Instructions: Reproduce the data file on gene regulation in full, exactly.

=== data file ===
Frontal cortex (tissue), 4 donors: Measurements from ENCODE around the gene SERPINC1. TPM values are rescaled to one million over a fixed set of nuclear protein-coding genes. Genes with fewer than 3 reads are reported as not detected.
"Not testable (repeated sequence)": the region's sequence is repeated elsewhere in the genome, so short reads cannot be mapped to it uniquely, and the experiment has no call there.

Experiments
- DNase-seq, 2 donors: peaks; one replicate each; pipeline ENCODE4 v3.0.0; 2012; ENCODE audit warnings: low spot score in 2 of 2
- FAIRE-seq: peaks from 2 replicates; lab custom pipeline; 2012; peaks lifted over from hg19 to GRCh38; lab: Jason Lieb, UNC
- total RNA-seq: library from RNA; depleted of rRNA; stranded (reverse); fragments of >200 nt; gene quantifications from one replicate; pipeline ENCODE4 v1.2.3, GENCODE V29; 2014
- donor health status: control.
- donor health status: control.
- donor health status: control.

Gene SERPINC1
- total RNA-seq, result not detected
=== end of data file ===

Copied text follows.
Frontal cortex (tissue), 4 donors: Measurements from ENCODE around the gene SERPINC1. TPM values are rescaled to one million over a fixed set of nuclear protein-coding genes. Genes with fewer than 3 reads are reported as not detected.
"Not testable (repeated sequence)": the region's sequence is repeated elsewhere in the genome, so short reads cannot be mapped to it uniquely, and the experiment has no call there.

Experiments
- DNase-seq, 2 donors: peaks; one replicate each; pipeline ENCODE4 v3.0.0; 2012; ENCODE audit warnings: low spot score in 2 of 2
- FAIRE-seq: peaks from 2 replicates; lab custom pipeline; 2012; peaks lifted over from hg19 to GRCh38; lab: Jason Lieb, UNC
- total RNA-seq: library from RNA; depleted of rRNA; stranded (reverse); fragments of >200 nt; gene quantifications from one replicate; pipeline ENCODE4 v1.2.3, GENCODE V29; 2014
- donor health status: control.
- donor health status: control.
- donor health status: control.

Gene SERPINC1
- total RNA-seq, result not detected